Elementary applications for the GF

Soooo awesome…wish in my day…well…we had stone axes…they had this type of tech…:thumbsup:


I look forward to watching the kids design something then bring it to life. In kindergarten cutting skills can get in the way of bringing ideas to life. We will still be working on those skills but we will have this as a tool as well.


Something resonates in me with wanting to do a hand turkey for thanksgiving - but utilizing the built in trace function. New take on an old tradition perhaps but think it would be cool for the kids to see their work transformed in such a way.


Hello fellow teacher!

I used school to justify ordering my Glowforge. I told myself that if I could come up with 50 things I could use it for in class I could get one - here’s my list

My kids are a bit older than yours - 9 and 10 year olds, but you might be able to get a few ideas out of it.


Would it be ok if I saved a copy of that doc and took some inspiration from it for my 9-year old nephew?

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A hand turkey was actually @dean’s first test of the trace function! Can confirm, works great. :wink:


I believe my words at the time were: “This is the killer app for the Glowforge. This is it. Hand turkeys!


Can confirm, predicted hand turkeys as killer app from the start.


Hand turkey growth chart!


Just be sure to remove hand between scan/trace function and cutting function!


Kindergarten supplies check list:

  1. colored paper
  2. crayons
  3. paste
  4. safety scissors, scratch that - laser cutter.

@dan Does the trace function work with crayons and pencils or only markers? Either way would be fine but we tend to do a lot of crayon work lol.:stuck_out_tongue_closed_eyes:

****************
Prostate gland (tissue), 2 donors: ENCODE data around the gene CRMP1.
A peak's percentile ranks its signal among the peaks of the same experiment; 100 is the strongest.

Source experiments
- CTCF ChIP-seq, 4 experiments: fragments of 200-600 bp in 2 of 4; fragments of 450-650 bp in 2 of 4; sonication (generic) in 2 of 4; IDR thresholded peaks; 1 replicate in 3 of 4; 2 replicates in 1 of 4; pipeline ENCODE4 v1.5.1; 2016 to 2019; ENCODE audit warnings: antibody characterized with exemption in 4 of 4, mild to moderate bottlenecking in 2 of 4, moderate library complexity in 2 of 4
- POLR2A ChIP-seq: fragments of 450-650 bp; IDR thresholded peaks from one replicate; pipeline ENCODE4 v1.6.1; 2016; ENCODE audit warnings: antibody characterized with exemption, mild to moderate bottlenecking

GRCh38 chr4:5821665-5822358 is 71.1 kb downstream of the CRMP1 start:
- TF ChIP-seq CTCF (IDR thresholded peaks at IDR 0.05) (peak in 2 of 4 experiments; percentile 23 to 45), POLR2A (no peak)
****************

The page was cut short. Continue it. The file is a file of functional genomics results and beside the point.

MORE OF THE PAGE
One thing I find handy (even at the graduate and post-doc level where I teach) is that relations between abstract things become way easier to understand when you can hold and view relationships between the concepts. Learning anatomy from a book is hard, learning anatomy from a puzzle that goes together like the real parts way easier.

It would be an even better project to have the kids design a teaching model (like a body where the body parts only go together in the right way) and of course you can swap parts to make the person tall, short, have a prosthetic hand, etc so kids learn diversity. You can make other versions (differences between planes, trains and automobiles by making them match up with the medium [train + tracks, etc]). The cool thing is you can whip them out quickly, and they can color them or you can have them design them to teach other kids (because if you can teach it you really know it)…


For the moment it’s tuned for sharpies, but other drawing supplies are definitely in the feature hopper.


That’s kind of what I figured but hey it was worth a try. Thanks for the response. I look forward to getting the ol’ forge.

any chance of ink jet onto the proof grade into the hopper for when we just can’t get one of the supported file types?

How soon before Back-to-School shopping lists start including "acrylic samples, veneer swatches, 3x5 baltic birch packs, safety(laser) glasses… :sunglasses:


You can absolutely scan a drawing with the ‘trace’ feature, remove the drawing, and then print over material.



When using the ‘trace’ feature, should the picture be set on the material already then just remove the pic? Or, will the camera show the substrate after the trace and allow you to position the traced image ( so you can center it or optimize the location of the cut or engraving on the substrate)? Yhx

Both work well. It will by default put the traced image in the same location, but you can opt instead to move it around (e.g. onto a new piece of material), resize it, etc.